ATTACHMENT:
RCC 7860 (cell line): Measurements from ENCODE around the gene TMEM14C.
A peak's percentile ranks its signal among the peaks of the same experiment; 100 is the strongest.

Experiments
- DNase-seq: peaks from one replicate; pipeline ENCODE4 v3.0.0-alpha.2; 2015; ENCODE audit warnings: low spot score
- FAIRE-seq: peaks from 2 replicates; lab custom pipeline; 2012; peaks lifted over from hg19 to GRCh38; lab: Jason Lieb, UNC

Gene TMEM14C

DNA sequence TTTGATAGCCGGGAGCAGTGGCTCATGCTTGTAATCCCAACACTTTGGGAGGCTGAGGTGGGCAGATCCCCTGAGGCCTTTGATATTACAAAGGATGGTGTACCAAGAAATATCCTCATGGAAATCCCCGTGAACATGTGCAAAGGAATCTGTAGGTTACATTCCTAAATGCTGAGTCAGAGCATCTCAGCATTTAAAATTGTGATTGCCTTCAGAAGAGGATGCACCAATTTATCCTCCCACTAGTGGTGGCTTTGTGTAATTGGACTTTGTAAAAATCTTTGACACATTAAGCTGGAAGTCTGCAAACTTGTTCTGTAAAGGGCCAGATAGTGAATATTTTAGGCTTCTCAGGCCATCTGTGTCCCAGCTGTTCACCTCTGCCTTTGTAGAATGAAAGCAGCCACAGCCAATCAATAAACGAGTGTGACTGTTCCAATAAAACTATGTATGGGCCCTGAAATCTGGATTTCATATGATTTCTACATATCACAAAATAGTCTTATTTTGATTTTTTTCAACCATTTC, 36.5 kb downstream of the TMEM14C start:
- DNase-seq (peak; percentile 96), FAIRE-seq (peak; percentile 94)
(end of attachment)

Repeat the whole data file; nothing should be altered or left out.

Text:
RCC 7860 (cell line): Measurements from ENCODE around the gene TMEM14C.
A peak's percentile ranks its signal among the peaks of the same experiment; 100 is the strongest.

Experiments
- DNase-seq: peaks from one replicate; pipeline ENCODE4 v3.0.0-alpha.2; 2015; ENCODE audit warnings: low spot score
- FAIRE-seq: peaks from 2 replicates; lab custom pipeline; 2012; peaks lifted over from hg19 to GRCh38; lab: Jason Lieb, UNC

Gene TMEM14C

DNA sequence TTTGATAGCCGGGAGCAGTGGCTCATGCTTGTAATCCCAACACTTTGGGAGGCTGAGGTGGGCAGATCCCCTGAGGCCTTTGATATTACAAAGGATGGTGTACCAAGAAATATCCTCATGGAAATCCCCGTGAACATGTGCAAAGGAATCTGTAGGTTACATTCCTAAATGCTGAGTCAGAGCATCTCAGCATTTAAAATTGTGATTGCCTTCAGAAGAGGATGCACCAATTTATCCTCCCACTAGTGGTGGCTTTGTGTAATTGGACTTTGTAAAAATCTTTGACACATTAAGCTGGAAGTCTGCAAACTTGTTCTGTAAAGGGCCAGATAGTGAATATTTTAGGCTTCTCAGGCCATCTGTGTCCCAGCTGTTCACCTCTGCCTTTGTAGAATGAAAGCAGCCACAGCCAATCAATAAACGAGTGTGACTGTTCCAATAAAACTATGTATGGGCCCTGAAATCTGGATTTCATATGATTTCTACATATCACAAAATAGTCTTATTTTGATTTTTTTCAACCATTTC, 36.5 kb downstream of the TMEM14C start:
- DNase-seq (peak; percentile 96), FAIRE-seq (peak; percentile 94)